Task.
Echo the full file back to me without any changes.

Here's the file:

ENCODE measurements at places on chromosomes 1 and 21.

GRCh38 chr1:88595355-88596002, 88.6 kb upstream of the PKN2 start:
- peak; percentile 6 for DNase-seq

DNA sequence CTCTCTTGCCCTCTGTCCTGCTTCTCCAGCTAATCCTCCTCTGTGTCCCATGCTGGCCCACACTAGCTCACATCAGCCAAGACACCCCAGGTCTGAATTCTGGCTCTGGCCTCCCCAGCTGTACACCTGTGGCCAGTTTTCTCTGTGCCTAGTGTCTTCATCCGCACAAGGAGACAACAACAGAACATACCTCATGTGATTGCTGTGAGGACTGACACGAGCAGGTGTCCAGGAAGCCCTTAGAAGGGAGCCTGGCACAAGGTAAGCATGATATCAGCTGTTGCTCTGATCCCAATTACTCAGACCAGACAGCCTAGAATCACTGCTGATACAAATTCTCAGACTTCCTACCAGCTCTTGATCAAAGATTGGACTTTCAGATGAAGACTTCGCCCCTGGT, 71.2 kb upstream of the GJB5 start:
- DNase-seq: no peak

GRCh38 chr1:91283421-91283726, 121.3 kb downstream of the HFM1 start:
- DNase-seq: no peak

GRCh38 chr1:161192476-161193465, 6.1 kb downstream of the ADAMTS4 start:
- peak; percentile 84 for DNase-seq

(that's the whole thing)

ENCODE measurements at places on chromosomes 1 and 21.

GRCh38 chr1:88595355-88596002, 88.6 kb upstream of the PKN2 start:
- peak; percentile 6 for DNase-seq

DNA sequence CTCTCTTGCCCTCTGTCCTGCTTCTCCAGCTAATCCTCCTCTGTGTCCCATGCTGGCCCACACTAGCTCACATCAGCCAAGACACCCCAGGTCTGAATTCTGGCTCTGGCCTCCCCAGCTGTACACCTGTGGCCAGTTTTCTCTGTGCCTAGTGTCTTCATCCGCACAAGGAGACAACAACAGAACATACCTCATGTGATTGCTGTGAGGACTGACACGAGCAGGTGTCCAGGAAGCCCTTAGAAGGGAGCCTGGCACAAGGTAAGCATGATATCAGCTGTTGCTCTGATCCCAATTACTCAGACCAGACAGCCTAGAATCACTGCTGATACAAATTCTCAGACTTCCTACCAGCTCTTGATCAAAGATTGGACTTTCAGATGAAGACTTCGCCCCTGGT, 71.2 kb upstream of the GJB5 start:
- DNase-seq: no peak

GRCh38 chr1:91283421-91283726, 121.3 kb downstream of the HFM1 start:
- DNase-seq: no peak

GRCh38 chr1:161192476-161193465, 6.1 kb downstream of the ADAMTS4 start:
- peak; percentile 84 for DNase-seq